Complaining about cyclists jumping red lights is like complaining about queue-jumping in a bank whilst an armed robbery is taking place.

If it was someone else, my apologies for misattributing it, but it does sound like something Bob would say.

Disclaimer: I am actually a pretty law-abiding road-user these days, probably as law-abiding as anyone,  in any class of vehicle, on the road.  I used to be a bicycle courier (or messenger if you prefer), and if I obeyed the law, I lost money in earnings because I was slower than the other riders I was competing against for work who did not obey the law some or most of the time.

I guess my attitude now is that I really can’t be bothered to break the law if no-one is paying me to do it, but when I was a courier, it didn’t make sense to obey the law, everything else being equal.  I did try to be careful to respect the safety of other road users, particularly vulnerable ones.  Balanced against the economic imperative not to stop was the economic imperative not to get injured.  Nearly all couriers are classified as self-employed sub-contractors, and so do not receive pay when off work due to injury (or sickness).  In other words, if you rode like a crazy person, and crashed all the time, you wouldn’t make any money, because you would be on your back instead of on your bike.

I noted in this article that a courier had been stopped and ticketed by the Met for red light jumping (RLJing), and told that the police were cracking down on RLJing because a cyclist had recently been run over by a lorry.  This despite the fact that cyclists involved in collisions with lorries (HGVs) are almost always in compliance with the law at the time of the collision.  Another courier was stopped by the police, and given the option of attending a safety course instead of a fine.  The safety course was this week. It was a session in a lorry, observing the blind-spots.  The courier’s offence? Riding on the pavement.

As I said, I totally get that the police get more complaints about misbehaviour by cyclists than any thing else (including violent crime etc), so they need to be seen to do something; I also get that if you break the law, you should be prepared to accept the consequences, but I do find the association between anti-social behaviour and critical injury to cyclists by lorries really quite offensive.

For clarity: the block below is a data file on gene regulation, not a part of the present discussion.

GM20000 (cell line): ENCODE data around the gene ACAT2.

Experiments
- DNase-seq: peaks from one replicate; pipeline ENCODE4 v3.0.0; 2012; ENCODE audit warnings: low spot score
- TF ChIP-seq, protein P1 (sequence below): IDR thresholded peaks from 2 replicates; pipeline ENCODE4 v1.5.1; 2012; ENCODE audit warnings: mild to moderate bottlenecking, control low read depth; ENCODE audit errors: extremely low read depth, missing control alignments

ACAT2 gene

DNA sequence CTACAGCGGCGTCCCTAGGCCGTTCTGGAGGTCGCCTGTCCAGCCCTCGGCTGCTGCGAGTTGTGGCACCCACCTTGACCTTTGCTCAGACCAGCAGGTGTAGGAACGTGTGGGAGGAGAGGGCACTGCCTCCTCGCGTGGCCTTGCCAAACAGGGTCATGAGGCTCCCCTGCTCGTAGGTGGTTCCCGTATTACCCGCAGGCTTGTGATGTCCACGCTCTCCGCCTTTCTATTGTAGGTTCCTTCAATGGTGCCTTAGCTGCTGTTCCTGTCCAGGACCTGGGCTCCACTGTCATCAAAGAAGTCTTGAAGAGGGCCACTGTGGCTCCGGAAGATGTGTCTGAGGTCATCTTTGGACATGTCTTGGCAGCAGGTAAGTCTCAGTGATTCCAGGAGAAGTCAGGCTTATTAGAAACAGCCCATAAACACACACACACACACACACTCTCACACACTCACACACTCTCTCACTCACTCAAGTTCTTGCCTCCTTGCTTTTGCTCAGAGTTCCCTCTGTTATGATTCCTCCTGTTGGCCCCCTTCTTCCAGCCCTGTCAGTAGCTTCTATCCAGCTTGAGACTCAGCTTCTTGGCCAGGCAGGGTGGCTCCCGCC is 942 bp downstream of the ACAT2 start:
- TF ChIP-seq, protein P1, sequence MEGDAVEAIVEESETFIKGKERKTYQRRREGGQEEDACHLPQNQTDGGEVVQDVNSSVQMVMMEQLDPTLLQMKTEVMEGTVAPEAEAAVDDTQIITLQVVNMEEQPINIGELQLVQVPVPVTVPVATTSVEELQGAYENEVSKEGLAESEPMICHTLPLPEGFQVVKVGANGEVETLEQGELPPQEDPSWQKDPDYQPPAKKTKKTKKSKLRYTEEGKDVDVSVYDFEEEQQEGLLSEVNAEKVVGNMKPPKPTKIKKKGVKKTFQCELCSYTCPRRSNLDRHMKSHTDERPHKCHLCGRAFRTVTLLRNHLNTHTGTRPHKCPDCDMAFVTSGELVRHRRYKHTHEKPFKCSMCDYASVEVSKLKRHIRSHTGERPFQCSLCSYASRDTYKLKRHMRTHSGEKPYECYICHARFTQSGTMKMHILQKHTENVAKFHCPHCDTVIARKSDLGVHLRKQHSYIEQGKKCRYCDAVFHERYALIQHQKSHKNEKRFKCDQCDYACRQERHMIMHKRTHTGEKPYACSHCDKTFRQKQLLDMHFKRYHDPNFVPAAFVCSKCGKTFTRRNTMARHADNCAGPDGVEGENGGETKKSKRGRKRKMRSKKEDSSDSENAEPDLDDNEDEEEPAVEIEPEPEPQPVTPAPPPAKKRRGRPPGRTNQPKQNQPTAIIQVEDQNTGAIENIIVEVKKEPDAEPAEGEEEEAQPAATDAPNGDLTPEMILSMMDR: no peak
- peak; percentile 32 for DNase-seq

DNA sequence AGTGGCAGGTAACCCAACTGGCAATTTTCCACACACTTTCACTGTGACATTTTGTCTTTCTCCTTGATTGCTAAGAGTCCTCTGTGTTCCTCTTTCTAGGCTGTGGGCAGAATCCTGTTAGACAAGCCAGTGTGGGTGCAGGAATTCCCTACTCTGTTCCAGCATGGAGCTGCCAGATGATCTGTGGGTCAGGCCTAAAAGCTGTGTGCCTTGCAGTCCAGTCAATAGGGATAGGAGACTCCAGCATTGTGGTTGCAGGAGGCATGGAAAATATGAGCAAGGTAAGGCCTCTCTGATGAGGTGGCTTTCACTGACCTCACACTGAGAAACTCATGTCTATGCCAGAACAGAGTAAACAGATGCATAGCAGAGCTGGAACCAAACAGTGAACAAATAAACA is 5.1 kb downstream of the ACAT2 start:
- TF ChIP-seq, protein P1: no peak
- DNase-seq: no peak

There’s a lot of talk about ‘subjective safety’, notably by the kerb nerds, but also by cycling advocacy groups generally.  Subjective safety is what stops more people from riding, according to the surveys.  Subjective safety probably explains why a female friend found cycling in London too daunting, and now rides a motor scooter, despite the scooter being objectively more dangerous as a mode of transport than the bicycle.

Subjective safety explains why cyclists are far more concerned about being crashed into from behind whilst moving along in a straight line along a straight road, when in fact they are much more at risk when stationary, or moving off from stationary, at a junction.  Subjective safety explains why the public view cyclists as a major threat to public safety, when in fact cyclists are, almost without execption, an irritant, and that pedestrians are far more likely, by a factor of several hundred, to be killed whilst walking on the pavement (sidewalk for any N Americans) by a motor vehicle.

Subjective safety explains why, at the conclusion of a lengthy twitter debate about patronising advice given to female cyclists, someone tweeted:

Please – & I think it is more women doing it TAKE OUT THOSE F* EARPHONES. Too many die for music.

If you’re relying on hearing danger, as opposed to having a good look around you, I would suggest that you are likely to come a cropper whether you’re listening to bird-song or the latest offering from Motorhead.  Most headphones are totally inadequate in a competition with road-traffic noise, and some motor-vehicles are virtually silent, as are cyclists & pedestrians.  Cycling with head-phones does look dangerous, but objectively, it’s probably not any more dangerous than cycling without a hi-vis vest.

The RLJ debate comes up again and again and again, I have heard it raised by serious policy-makers at serious policy conferences, as if it were a proper threat to public order and health on the order of something like obesity, or alcohol abuse, when in fact, it is of little more concern than illegal parking.  So I welcomed these two items from the internet, the first a letter to the Montreal Gazzette, which I’ll reprint in full:

Re: “Cyclists must be made to obey rules” (Letter of the Day, May 6)

Elazar Gabay says “bicyclists have the same rights and duties as other drivers” then just a few sentences later complains that “at times they (bicyclists) occupy the entire lane …”.

Well, if they have the same rights, and motorists have the right to use the full lane, then shouldn’t bicyclists, too?

In fact, it doesn’t make sense that the exact same rules should apply to motorists and cyclists (and indeed it’s not the case). The difference in speed, mass and size means that sometimes they should be treated differently.

Everyone breaks whatever rules they think they can safely get away with. Motorists speed all the time; cyclists can’t because their vehicle can’t. Cyclists go against one-ways all the time; motorists can’t because their vehicle is too wide.

Where motorists think they see cyclists breaking so many rules, they are only seeing different rules being broken, due to physical differences between vehicle types. Motorists have long since internalized their own rule breaking as socially acceptable.

Cyclists are no more scofflaw than motorists.

Sean McBride

Montreal